But then I didn't continue to read Lessing. I stopped after trying multiple times to read The Sweetest Dream, every time finding it turgid, though I had so desperately wanted to like it. I suppose I stopped because I didn't want to happen with her what had happened to me after I overindulged in the work of an even more prolific and uneven writer, Joyce Carol Oates. I devoured Oates's books and stories for more than a year, and after initially being in awe of everything she wrote, I soon enough found more of it to be frustrating than pleasing, and even the work that had initially drawn me in began to seem lackluster. I didn't want that to happen with my reading of Lessing.

Now that I've gained some distance from my initial fascination, though, there are Lessing books I hope to read, and others I look forward to returning to, particularly The Four-Gated City.

My greatest amusement with Lessing becoming a Nobel Laureate, though, is that this -- as Patrick Nielsen Hayden pointed out -- gives us the first Nobel Prize in Literature winner who was also a Guest of Honor at a World Science Fiction Convention (in 1987).

11 October 2007

Nova Swing by M. John Harrison

a review by Dustin Kurtz

Nova Swing's conceit is essentially the same as the conceit of M. John Harrison’s previous book, Light. Somewhere out in the hinterlands of human-inhabited space there is a stretch of bad physics, a mean glowing strip of strange, light years long, known as the Kefahuchi Tract. In Light the Tract is a wild plaything for entradistas -- thrill-seeking celebrity pilots whose exploits seem to make up the substance of much of that galactic arm’s rumor. In an example of the casual but powerful analogy at which Harrison excels, the galactic neighborhood near the Tract is often called the Beach. The Tract is also puzzlingly related to an invisible, though hungry, earthly horror and his serial killer scion. And, just to spice things up, the Tract is somehow involved with ancient alien relics, the appropriation of which forms the goal of much of that book’s plot. If you haven’t read Light and are confused, don’t worry. I have read it, and those muddled sentences above are about the best I can do for a summary.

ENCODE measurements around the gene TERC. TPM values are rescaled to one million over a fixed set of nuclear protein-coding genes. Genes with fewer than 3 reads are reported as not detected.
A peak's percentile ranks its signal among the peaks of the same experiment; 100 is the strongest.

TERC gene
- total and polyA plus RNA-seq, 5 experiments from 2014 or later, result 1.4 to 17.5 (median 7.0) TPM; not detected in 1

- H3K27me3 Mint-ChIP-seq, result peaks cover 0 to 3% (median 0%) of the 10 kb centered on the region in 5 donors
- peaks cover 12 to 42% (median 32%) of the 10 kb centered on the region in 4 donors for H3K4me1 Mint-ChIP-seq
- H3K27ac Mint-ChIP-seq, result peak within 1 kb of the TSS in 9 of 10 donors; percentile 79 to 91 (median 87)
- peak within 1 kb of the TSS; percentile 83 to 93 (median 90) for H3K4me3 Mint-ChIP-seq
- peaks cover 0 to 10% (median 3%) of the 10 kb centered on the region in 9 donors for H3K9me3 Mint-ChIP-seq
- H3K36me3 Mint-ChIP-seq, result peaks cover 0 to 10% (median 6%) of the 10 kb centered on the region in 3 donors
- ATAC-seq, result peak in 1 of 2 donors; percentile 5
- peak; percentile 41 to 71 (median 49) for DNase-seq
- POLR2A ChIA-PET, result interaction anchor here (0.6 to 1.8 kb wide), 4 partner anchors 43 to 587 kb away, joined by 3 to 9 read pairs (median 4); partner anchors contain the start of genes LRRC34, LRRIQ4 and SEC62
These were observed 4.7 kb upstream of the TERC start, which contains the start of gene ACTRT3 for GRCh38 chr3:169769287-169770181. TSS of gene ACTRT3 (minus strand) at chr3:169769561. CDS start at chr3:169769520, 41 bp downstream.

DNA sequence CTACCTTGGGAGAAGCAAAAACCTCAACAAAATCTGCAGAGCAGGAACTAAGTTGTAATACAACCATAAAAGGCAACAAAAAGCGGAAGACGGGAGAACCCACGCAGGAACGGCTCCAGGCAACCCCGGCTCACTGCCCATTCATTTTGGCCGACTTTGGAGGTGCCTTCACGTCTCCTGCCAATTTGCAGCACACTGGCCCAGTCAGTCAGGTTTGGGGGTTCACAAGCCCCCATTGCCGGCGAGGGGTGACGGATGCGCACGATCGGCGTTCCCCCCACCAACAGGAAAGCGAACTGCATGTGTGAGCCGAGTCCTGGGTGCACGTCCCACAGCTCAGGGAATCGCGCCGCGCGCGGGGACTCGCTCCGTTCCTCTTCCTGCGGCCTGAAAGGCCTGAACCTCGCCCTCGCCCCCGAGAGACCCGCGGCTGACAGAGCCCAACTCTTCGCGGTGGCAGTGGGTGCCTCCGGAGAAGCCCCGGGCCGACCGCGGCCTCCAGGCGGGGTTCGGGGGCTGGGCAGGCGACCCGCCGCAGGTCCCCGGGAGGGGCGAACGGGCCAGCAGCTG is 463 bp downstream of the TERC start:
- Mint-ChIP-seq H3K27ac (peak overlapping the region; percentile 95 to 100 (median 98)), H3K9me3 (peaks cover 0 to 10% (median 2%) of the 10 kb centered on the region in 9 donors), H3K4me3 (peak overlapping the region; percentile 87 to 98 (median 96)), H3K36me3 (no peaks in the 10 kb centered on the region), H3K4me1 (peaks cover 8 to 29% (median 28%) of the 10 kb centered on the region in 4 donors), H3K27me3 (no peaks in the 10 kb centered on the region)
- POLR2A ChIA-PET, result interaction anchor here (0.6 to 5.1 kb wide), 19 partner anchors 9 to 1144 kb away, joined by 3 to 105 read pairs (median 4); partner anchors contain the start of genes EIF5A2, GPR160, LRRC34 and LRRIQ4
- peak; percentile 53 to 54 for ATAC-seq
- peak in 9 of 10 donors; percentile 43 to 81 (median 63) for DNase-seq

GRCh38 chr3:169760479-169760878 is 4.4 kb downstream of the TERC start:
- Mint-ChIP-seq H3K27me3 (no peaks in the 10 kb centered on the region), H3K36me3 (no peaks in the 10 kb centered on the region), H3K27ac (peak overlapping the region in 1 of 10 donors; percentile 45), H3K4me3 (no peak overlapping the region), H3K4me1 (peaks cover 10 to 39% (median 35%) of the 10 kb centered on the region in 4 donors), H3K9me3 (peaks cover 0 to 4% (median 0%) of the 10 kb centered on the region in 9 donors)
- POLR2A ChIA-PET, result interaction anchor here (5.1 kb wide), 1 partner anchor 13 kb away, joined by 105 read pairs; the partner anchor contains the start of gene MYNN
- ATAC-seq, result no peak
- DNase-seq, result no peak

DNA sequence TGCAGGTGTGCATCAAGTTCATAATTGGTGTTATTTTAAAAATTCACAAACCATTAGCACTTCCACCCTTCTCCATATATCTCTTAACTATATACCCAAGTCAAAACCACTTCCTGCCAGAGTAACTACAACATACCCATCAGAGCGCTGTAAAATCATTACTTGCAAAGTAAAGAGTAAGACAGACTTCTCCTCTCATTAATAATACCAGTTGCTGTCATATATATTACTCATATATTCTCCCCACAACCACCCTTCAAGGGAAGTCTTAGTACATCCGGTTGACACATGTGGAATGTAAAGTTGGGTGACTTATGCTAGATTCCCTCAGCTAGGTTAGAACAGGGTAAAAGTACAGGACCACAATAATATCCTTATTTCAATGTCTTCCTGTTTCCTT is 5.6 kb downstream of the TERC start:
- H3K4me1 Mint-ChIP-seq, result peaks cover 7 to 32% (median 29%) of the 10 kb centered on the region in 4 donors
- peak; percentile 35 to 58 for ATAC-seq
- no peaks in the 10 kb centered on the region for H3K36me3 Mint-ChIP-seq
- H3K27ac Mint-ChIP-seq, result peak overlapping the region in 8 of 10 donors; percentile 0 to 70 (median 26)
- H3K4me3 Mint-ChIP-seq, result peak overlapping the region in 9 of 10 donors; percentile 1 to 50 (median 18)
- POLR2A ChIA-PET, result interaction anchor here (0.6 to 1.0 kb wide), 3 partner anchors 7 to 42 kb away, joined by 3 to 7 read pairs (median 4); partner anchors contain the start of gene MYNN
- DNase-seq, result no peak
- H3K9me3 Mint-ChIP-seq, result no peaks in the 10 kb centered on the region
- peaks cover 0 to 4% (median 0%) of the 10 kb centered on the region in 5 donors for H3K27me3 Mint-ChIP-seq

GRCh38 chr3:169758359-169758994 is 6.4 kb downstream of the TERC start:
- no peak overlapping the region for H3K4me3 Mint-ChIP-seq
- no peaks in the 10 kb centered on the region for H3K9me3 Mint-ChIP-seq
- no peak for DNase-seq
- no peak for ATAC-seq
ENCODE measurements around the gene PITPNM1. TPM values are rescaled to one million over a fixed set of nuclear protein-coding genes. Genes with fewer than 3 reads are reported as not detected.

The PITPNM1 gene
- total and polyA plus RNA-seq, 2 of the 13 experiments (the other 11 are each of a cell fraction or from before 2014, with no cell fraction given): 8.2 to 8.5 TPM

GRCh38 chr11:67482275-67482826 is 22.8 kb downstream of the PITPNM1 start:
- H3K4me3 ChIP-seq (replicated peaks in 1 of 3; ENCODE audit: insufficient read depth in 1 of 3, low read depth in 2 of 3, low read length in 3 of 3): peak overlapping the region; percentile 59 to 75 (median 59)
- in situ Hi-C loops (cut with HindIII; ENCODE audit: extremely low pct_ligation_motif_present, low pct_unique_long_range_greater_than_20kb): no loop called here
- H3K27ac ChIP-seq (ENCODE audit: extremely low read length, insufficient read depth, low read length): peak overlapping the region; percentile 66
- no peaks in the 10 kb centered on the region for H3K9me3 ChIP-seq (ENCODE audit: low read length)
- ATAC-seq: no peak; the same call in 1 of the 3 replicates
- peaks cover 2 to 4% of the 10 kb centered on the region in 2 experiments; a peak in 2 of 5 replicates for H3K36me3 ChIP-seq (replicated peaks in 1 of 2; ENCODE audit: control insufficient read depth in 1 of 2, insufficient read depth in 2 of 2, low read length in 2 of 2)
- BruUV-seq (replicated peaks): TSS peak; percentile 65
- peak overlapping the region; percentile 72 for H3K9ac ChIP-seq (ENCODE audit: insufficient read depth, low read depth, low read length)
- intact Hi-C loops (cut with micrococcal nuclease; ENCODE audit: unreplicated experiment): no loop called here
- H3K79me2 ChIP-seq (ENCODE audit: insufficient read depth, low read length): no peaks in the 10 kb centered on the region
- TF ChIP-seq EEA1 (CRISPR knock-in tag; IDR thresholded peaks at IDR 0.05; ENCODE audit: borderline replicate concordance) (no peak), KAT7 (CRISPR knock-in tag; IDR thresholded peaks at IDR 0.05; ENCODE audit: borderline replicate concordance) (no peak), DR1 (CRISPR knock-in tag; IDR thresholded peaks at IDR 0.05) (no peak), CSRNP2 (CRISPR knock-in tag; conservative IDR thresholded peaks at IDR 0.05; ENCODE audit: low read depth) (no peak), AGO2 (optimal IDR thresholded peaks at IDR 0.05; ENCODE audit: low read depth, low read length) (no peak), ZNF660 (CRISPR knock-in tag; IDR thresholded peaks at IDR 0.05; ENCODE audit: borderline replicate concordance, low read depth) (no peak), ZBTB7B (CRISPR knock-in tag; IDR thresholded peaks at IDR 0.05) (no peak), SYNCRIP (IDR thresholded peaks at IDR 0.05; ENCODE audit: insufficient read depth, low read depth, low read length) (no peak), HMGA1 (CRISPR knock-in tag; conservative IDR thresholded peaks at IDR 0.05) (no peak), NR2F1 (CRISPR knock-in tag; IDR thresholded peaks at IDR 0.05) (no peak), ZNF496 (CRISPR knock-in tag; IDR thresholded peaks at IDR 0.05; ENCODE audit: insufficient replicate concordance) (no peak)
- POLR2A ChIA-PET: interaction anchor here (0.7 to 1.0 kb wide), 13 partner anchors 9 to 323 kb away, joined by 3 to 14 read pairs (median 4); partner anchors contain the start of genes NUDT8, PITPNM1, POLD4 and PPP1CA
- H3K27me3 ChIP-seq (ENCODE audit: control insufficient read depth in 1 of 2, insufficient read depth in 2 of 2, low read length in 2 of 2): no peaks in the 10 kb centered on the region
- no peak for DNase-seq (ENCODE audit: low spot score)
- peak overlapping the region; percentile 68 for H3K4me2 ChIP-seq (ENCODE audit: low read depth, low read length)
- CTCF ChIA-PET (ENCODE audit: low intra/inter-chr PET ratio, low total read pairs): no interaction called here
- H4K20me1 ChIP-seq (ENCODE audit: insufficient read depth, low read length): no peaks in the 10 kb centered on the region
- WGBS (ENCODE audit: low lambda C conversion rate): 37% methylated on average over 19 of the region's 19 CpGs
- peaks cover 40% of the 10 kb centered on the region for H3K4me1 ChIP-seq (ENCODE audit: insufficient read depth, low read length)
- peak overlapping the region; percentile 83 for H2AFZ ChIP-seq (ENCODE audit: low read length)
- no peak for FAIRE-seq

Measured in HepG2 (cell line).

Nova Swing is set on a world that somehow intercepts that same Kefahuchi Tract on one discrete area of its surface. Or rather a sliver of the Tract, the alien K-code incarnate, has fallen to the ground near the depressed city of Saudade. The previous book spends much time in space, aboard a stolen military-grade K-ship. Here, though there are moments in which space travel comes into play, the action is almost entirely terrestrial.